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What Is Phenylalanine?

Phenylalanine is an essential amino acid that belongs to a larger group of amino acids collectively referred to as large neutral amino acids (LNAA)1. Other amino acids that make up this group include tyrosine, leucine, valine, isoleucine and tryptophan. The LNAA designation refers to a similarity in the structure and charge of their side chains. This group of amino acids compete for the same carrier to diffuse through the blood-brain barrier. For this reason, phenylalanine should be taken on its own, if trying to raise levels in brain.

Phenylalanine serves as the precursor to tyrosine, which in turn serves as the precursor to the catecholamine’s (i.e. dopamine, norepinephrine and epinephrine), melanin and thyroid hormones1. The catecholamine’s are involved in basic nervous system activities such as movement, memory, attention, problem solving, desire, motivation, “fight or flight” response, heart rate and stroke volume, anaphylaxis and energy production via glycolysis or lipolysis3.

Where Does Phenylalanine Come From?

As phenylalanine is an essential amino acid, it is found in a large range of foods. However, foods with the highest content of phenylalanine include meat, fish, eggs, milk, cheese, nuts and pulses. In terms of phenylalanine protein content; soy, casein and whey are the best respective sources.

Phenylalanine Benefits

Because phenylalanine serves as a precursor to tyrosine, which is a precursor to thyroid hormones, it is sometimes included in supplements to stimulate thyroid activity. Thyroid hormones play a crucial role in regulating metabolism and therefore weight management. For this reason, phenylalanine is sometimes included in fat metaboliser supplements; however, tyrosine is used in the place of phenylalanine in most instances. Because phenylalanine also serves as a precursor to the catecholamines, dopamine, epinephrine and norepinephrine, it sometimes features in pre-workout supplements for its purported mood-enhancing effects; however, as with fat metabolisers, tyrosine is more commonly used in its place.

Negative Side-Effects of Phenylalanine

There are no known specific adverse side-effects from phenylalanine consumption or supplementation, other than its obvious contraindication for individuals with phenylketonuria (PKU); a genetic disease that restricts the metabolism of phenylalanine to tyrosine. In an interesting aside, dairy food scientists have recently developed a new low phenylalanine whey based protein substitute for PKU, called glycomacroprotein (GMP). It is derived from cheese whey (naturally low in phenylalanine) and it is supplemented with phenylalanine-free essential amino acids. In PKU, recent short term studies in mice and humans demonstrate improved protein retention with GMP compared with phenylalanine-free amino acids4, 5.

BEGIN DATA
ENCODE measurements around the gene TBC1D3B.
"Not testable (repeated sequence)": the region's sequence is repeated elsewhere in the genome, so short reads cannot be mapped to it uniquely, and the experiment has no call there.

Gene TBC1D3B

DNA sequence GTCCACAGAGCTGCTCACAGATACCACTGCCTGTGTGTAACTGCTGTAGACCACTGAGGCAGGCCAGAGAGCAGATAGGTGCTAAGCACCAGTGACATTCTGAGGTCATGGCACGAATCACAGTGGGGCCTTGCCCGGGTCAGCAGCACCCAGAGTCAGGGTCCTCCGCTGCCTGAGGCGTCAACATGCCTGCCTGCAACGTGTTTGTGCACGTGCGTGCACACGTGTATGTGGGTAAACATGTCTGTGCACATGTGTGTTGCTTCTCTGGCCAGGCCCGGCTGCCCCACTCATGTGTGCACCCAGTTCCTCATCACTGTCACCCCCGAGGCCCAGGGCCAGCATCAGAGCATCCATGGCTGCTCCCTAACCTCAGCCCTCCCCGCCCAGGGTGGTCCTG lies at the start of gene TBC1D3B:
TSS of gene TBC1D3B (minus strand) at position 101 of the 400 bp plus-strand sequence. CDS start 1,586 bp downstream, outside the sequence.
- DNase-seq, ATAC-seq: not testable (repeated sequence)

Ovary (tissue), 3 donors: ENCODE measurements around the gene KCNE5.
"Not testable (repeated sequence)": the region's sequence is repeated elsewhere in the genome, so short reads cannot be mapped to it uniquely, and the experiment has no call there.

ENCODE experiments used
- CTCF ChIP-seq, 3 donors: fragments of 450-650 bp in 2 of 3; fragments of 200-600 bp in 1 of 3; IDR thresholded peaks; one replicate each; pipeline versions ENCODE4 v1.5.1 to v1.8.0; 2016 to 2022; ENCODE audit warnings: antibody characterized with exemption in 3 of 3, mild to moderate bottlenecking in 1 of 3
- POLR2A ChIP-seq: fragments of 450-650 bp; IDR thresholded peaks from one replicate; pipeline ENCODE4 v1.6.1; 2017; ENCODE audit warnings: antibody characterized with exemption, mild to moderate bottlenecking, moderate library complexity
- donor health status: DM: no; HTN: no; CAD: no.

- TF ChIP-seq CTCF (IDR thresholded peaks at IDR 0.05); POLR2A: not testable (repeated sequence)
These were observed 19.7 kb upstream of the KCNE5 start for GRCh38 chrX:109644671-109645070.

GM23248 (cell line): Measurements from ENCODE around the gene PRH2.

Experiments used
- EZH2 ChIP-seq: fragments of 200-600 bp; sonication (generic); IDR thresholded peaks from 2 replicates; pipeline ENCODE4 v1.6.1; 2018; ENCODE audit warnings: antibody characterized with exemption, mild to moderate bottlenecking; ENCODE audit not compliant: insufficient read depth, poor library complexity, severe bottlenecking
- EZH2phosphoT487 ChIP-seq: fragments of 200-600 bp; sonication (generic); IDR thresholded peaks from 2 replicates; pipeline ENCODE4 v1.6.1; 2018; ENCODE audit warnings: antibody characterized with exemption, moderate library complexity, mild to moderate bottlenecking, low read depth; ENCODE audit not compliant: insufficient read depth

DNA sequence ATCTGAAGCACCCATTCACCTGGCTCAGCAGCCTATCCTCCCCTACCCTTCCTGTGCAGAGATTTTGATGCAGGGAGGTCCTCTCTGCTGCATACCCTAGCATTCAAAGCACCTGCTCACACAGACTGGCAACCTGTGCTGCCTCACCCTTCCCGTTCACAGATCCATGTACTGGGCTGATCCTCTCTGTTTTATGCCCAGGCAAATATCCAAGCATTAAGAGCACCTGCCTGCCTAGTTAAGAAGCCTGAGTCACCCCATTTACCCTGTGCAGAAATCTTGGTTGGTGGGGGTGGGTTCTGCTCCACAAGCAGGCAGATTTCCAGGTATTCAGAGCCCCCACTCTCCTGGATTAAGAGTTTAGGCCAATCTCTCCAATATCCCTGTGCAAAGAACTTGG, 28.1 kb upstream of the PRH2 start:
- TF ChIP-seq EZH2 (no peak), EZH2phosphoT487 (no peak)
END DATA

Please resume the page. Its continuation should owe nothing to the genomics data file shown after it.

Phenylalanine Recommended Dosages and Timing

There are very few clinical trials (if any) where oral phenylalanine has been used to treat a condition or symptom. For this reason it is hard to provide proven recommendations on phenylalanine supplementation. Having said that, most supplements contain added phenylalanine in amounts below 1g. Whey protein typically provides between 2 and 3g of phenylalanine per 100g.

Phenylalanine Supplements

Nowadays, phenylalanine does not feature very prominently in supplements. It most commonly occurs naturally as part of protein powders.

1. Fernstrom JD & Fernstrom MH. Tyrosine, phenylalanine, and catecholamine synthesis and function in the brain. The Journal of Nutrition. 2007;15:1539S-1547S.
2. Start K. Treating phenylketonuria by a phenylalanine-free diet. Prof Care Mother Child. 1998;8(4):109-110.
3. Lord RS & Bralley JA. (2008). Laboratory Evaluations for Integrative and Functional Medicine. Metametrix Institute, Duluth, Georgia Atlanta.
4. D.M. Ney, S.T. Gleason, S.C. van Calcar, E.L. MacLeod, K.L. Nelson, M.R. Etzel, G.M. Rice, J.A. Wolff, Nutritional management of PKU with glycomacropeptide from cheese whey. J Inherit Metab Dis. 2009;32:32–39.
5. E.L. MacLeod, M.K. Clayton, S.C. van Calcar, D.M. Ney, Breakfast with glycomacropeptide compared with amino acids suppresses plasma ghrelin levels in individuals with phenylketonuria. Mol Genet Metab. 2010;100:303–308.

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